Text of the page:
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Saturday, September 27, 2008

Translating soil (not ours)

A postcard from Will Alexander:

"The moons of Saturn as translatable soil."

Too true!

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Wednesday, September 24, 2008

translating outrage

Today I’m thinking that translation also spans English to English, and intralanguage translation could play an extremely important role in current events. For instance, we desperately need translators to interpret what’s going on at Wall Street to the rest of us. Or do we? I mean, for all the clouds of words surrounding the economic “crisis” (let’s look at the multiple meanings of that word), all I seem to hear is bullshit, bullshit, bullshit, and, oh yeah, a blank check signed by me and all my children and grandchildren and seven generations to come. Don’t parasites know it’s in their own best interests to keep their hosts alive?

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Tuesday, September 16, 2008

The Savage Anthologists, deterred

I was distracted from my chronological narrative (also called a "blow-by-blow") on the putting together of our anthology (or actually the not putting together of) by an e-mail forwarded from Latasha N. Diggs on the possible closure and moving of the collection of the Schomburg Center for Research in Black Culture in Harlem. Apparently, there are whispers afoot that the collection may be moved to the research branch of the NYPL in midtown.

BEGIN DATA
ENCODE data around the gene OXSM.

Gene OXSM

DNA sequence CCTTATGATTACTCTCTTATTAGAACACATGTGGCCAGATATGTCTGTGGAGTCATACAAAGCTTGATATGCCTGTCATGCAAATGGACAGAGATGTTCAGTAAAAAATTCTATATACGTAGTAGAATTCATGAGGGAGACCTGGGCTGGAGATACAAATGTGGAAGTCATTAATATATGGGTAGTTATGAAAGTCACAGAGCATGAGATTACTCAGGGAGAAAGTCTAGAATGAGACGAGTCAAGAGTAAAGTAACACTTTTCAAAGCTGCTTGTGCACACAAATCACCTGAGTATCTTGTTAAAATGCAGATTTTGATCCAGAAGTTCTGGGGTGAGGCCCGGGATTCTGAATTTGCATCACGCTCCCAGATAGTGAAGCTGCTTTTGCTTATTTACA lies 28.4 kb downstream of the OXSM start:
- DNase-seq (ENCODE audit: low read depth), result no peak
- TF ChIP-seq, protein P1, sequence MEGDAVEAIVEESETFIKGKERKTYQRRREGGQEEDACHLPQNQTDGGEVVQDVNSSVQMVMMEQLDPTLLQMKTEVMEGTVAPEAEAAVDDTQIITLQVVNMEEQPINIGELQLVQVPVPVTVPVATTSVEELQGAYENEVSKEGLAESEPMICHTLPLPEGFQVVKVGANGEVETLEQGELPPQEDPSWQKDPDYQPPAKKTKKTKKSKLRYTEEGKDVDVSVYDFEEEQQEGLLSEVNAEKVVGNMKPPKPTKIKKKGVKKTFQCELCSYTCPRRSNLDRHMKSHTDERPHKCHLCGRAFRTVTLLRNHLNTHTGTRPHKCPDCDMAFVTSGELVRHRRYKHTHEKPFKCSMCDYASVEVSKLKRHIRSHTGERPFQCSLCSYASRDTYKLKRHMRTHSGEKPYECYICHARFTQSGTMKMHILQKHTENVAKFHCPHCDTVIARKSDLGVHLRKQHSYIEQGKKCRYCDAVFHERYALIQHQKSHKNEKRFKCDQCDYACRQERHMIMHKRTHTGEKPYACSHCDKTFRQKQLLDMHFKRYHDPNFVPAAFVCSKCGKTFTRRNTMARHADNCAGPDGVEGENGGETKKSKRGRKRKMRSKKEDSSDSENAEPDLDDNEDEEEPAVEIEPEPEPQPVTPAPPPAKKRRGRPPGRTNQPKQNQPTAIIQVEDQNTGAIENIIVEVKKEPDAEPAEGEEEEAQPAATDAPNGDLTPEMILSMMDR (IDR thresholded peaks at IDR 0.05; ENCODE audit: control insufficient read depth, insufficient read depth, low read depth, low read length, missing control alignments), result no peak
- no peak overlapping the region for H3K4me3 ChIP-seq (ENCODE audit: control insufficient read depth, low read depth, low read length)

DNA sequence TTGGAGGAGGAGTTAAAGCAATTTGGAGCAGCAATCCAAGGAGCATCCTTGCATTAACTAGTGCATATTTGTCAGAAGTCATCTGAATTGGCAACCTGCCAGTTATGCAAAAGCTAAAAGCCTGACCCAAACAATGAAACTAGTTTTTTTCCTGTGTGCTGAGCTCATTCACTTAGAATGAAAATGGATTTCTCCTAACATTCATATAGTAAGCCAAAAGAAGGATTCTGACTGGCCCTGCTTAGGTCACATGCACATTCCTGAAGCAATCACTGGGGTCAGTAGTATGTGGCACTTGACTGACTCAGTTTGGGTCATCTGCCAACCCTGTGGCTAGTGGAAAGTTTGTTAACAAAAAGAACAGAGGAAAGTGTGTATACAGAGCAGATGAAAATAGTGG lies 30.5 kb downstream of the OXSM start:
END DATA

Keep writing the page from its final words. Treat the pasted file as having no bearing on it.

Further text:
I read the email with some mixed feelings, because I remembered how difficult the split between the research branch of the NYPL and the Schomburg/NYPL (the former now called the Humanities and Social Sciences Library) had made much of our research for the French anthology. Basically, we entered the anthology with the determination that French writers of color and Francophone writers be fully represented and then some. However, we discovered that most of the books (I’d say all, but I remember one stray book being available at the NYPL) by black French writers were housed at the Schomburg and not at the NYPL’s research library in midtown (yes, the one with the white marble lions guarding the stairs). What this meant and means that the research library’s collection of contemporary French writers is primarily white.

Kristin, Olivier and I discussed the issue and the best we could come up with at the time was that the NYPL should buy duplicate copies. It was obviously important that the Schomburg maintained its important collection in Harlem, but it also seemed essential that black writers would be represented at the Research Library in midtown. But of course, this would cost money. But while discussing the issue with Latasha, I thought of another possible solution, which is that people should be able to request interlibrary loans. Like, we should have been able to request interlibrary loans of the black French authors we wanted to read. Instead, Kristin spent the day at the Schomburg to discover another unfairness, that copies at the Schomburg cost 25 cents per page, as opposed to 10 cents a page at the Research Library.

Anyway, I don't know if the rumors about the Schomburg are true, as I haven't been able to find much else about it online, but if I do hear more, I'll post it here.